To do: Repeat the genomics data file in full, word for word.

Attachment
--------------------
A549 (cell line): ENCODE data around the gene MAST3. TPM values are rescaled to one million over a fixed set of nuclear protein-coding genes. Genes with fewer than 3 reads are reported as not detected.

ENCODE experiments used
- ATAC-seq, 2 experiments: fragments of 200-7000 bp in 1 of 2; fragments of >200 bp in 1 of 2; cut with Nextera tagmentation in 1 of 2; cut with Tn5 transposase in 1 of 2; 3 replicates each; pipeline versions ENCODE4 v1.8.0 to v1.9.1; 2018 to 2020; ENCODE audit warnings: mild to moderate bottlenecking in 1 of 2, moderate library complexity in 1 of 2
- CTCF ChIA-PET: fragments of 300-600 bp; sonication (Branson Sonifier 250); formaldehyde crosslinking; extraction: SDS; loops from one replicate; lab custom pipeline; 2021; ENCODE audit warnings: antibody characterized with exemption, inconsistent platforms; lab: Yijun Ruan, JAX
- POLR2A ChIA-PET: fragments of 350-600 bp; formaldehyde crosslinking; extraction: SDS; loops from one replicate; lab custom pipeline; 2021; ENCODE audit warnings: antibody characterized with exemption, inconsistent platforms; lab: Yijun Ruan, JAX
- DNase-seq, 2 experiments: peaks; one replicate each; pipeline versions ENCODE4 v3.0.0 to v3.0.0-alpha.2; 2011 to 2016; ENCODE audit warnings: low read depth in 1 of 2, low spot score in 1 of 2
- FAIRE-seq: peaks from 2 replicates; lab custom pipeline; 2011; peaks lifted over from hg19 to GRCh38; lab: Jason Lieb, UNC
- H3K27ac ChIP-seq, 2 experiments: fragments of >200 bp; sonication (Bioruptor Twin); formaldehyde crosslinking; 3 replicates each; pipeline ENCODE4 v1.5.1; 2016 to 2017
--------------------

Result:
A549 (cell line): ENCODE data around the gene MAST3. TPM values are rescaled to one million over a fixed set of nuclear protein-coding genes. Genes with fewer than 3 reads are reported as not detected.

ENCODE experiments used
- ATAC-seq, 2 experiments: fragments of 200-7000 bp in 1 of 2; fragments of >200 bp in 1 of 2; cut with Nextera tagmentation in 1 of 2; cut with Tn5 transposase in 1 of 2; 3 replicates each; pipeline versions ENCODE4 v1.8.0 to v1.9.1; 2018 to 2020; ENCODE audit warnings: mild to moderate bottlenecking in 1 of 2, moderate library complexity in 1 of 2
- CTCF ChIA-PET: fragments of 300-600 bp; sonication (Branson Sonifier 250); formaldehyde crosslinking; extraction: SDS; loops from one replicate; lab custom pipeline; 2021; ENCODE audit warnings: antibody characterized with exemption, inconsistent platforms; lab: Yijun Ruan, JAX
- POLR2A ChIA-PET: fragments of 350-600 bp; formaldehyde crosslinking; extraction: SDS; loops from one replicate; lab custom pipeline; 2021; ENCODE audit warnings: antibody characterized with exemption, inconsistent platforms; lab: Yijun Ruan, JAX
- DNase-seq, 2 experiments: peaks; one replicate each; pipeline versions ENCODE4 v3.0.0 to v3.0.0-alpha.2; 2011 to 2016; ENCODE audit warnings: low read depth in 1 of 2, low spot score in 1 of 2
- FAIRE-seq: peaks from 2 replicates; lab custom pipeline; 2011; peaks lifted over from hg19 to GRCh38; lab: Jason Lieb, UNC
- H3K27ac ChIP-seq, 2 experiments: fragments of >200 bp; sonication (Bioruptor Twin); formaldehyde crosslinking; 3 replicates each; pipeline ENCODE4 v1.5.1; 2016 to 2017